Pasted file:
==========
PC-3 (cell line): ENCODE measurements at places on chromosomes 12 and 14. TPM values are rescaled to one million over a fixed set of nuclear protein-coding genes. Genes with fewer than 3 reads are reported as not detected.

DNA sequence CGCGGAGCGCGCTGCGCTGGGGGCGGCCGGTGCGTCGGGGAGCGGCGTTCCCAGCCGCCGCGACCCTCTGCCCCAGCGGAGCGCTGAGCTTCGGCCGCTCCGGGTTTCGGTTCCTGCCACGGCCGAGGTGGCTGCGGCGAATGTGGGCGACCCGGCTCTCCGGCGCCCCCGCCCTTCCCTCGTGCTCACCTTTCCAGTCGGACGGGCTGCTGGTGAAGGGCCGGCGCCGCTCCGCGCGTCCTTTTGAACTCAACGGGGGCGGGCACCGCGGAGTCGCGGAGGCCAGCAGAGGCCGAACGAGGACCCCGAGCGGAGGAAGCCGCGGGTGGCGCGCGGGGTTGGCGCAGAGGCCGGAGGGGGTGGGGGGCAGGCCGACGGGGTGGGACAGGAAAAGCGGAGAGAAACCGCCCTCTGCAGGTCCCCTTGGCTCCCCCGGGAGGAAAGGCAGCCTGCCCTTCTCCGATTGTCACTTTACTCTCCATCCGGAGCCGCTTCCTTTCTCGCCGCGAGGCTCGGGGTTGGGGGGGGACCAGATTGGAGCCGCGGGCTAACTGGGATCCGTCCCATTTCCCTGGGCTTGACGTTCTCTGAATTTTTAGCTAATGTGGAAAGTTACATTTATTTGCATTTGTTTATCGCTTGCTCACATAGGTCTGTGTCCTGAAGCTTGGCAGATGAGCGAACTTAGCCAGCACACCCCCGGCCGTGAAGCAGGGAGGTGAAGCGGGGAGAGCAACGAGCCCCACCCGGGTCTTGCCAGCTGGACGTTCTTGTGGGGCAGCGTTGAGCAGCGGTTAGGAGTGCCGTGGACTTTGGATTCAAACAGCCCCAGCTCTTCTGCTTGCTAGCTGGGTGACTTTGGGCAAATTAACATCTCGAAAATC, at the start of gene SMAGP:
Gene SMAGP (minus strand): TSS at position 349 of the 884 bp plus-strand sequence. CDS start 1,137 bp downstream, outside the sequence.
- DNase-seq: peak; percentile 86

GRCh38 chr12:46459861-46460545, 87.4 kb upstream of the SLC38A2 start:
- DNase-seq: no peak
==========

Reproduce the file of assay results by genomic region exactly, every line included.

PC-3 (cell line): ENCODE measurements at places on chromosomes 12 and 14. TPM values are rescaled to one million over a fixed set of nuclear protein-coding genes. Genes with fewer than 3 reads are reported as not detected.

DNA sequence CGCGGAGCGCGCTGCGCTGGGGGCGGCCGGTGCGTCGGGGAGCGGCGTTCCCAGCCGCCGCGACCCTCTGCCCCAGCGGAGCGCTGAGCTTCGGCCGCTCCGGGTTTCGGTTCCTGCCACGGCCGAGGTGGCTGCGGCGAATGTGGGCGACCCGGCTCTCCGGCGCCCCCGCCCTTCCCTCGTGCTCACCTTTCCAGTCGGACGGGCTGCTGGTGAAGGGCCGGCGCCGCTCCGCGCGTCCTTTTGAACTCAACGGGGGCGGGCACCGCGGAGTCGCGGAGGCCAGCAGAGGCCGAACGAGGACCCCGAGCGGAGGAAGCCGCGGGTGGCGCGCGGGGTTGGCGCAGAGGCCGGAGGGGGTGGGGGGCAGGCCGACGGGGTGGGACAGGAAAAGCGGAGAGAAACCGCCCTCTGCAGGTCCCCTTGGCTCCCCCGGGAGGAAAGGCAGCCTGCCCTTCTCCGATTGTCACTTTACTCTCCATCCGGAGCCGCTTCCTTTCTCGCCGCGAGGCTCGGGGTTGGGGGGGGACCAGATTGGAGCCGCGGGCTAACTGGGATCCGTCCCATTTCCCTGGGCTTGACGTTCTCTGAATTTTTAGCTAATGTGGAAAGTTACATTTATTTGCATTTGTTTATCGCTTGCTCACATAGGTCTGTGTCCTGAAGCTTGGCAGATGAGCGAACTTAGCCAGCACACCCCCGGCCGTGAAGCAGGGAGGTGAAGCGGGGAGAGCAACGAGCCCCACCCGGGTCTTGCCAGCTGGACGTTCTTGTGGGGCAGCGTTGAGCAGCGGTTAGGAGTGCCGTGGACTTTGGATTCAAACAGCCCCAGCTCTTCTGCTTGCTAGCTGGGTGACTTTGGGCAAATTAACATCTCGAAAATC, at the start of gene SMAGP:
Gene SMAGP (minus strand): TSS at position 349 of the 884 bp plus-strand sequence. CDS start 1,137 bp downstream, outside the sequence.
- DNase-seq: peak; percentile 86

GRCh38 chr12:46459861-46460545, 87.4 kb upstream of the SLC38A2 start:
- DNase-seq: no peak